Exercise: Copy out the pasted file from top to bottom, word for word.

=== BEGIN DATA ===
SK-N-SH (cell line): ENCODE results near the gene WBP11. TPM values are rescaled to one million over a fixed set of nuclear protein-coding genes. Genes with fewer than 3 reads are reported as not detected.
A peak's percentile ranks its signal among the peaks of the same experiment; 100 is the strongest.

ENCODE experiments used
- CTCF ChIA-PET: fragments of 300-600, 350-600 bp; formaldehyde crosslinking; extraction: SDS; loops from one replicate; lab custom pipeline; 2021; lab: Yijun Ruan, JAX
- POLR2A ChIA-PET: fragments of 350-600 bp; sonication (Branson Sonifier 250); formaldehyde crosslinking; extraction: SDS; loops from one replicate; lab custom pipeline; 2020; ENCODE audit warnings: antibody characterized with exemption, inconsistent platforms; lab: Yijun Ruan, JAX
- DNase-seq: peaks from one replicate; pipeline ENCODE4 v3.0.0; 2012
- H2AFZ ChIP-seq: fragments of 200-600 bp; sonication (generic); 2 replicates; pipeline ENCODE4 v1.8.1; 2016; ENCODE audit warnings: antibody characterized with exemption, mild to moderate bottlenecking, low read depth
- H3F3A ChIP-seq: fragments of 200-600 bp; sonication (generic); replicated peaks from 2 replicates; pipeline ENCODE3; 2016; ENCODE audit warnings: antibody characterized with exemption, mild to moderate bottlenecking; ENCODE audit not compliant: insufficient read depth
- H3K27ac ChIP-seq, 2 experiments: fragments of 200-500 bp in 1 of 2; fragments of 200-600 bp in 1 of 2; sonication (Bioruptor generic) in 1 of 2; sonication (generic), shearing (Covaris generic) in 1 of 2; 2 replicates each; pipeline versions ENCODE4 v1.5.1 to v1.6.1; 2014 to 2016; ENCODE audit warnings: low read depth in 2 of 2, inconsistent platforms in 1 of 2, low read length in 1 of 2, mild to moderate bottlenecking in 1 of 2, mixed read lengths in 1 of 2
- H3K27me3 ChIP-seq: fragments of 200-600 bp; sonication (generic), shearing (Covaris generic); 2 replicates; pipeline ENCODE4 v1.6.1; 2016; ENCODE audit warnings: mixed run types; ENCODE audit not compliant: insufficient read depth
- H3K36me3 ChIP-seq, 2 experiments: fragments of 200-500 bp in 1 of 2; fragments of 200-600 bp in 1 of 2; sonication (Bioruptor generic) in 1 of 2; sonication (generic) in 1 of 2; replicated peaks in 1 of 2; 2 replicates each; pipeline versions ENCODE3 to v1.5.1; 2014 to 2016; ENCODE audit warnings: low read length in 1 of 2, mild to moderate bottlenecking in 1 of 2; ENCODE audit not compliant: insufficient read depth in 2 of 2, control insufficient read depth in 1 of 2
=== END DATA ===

SK-N-SH (cell line): ENCODE results near the gene WBP11. TPM values are rescaled to one million over a fixed set of nuclear protein-coding genes. Genes with fewer than 3 reads are reported as not detected.
A peak's percentile ranks its signal among the peaks of the same experiment; 100 is the strongest.

ENCODE experiments used
- CTCF ChIA-PET: fragments of 300-600, 350-600 bp; formaldehyde crosslinking; extraction: SDS; loops from one replicate; lab custom pipeline; 2021; lab: Yijun Ruan, JAX
- POLR2A ChIA-PET: fragments of 350-600 bp; sonication (Branson Sonifier 250); formaldehyde crosslinking; extraction: SDS; loops from one replicate; lab custom pipeline; 2020; ENCODE audit warnings: antibody characterized with exemption, inconsistent platforms; lab: Yijun Ruan, JAX
- DNase-seq: peaks from one replicate; pipeline ENCODE4 v3.0.0; 2012
- H2AFZ ChIP-seq: fragments of 200-600 bp; sonication (generic); 2 replicates; pipeline ENCODE4 v1.8.1; 2016; ENCODE audit warnings: antibody characterized with exemption, mild to moderate bottlenecking, low read depth
- H3F3A ChIP-seq: fragments of 200-600 bp; sonication (generic); replicated peaks from 2 replicates; pipeline ENCODE3; 2016; ENCODE audit warnings: antibody characterized with exemption, mild to moderate bottlenecking; ENCODE audit not compliant: insufficient read depth
- H3K27ac ChIP-seq, 2 experiments: fragments of 200-500 bp in 1 of 2; fragments of 200-600 bp in 1 of 2; sonication (Bioruptor generic) in 1 of 2; sonication (generic), shearing (Covaris generic) in 1 of 2; 2 replicates each; pipeline versions ENCODE4 v1.5.1 to v1.6.1; 2014 to 2016; ENCODE audit warnings: low read depth in 2 of 2, inconsistent platforms in 1 of 2, low read length in 1 of 2, mild to moderate bottlenecking in 1 of 2, mixed read lengths in 1 of 2
- H3K27me3 ChIP-seq: fragments of 200-600 bp; sonication (generic), shearing (Covaris generic); 2 replicates; pipeline ENCODE4 v1.6.1; 2016; ENCODE audit warnings: mixed run types; ENCODE audit not compliant: insufficient read depth
- H3K36me3 ChIP-seq, 2 experiments: fragments of 200-500 bp in 1 of 2; fragments of 200-600 bp in 1 of 2; sonication (Bioruptor generic) in 1 of 2; sonication (generic) in 1 of 2; replicated peaks in 1 of 2; 2 replicates each; pipeline versions ENCODE3 to v1.5.1; 2014 to 2016; ENCODE audit warnings: low read length in 1 of 2, mild to moderate bottlenecking in 1 of 2; ENCODE audit not compliant: insufficient read depth in 2 of 2, control insufficient read depth in 1 of 2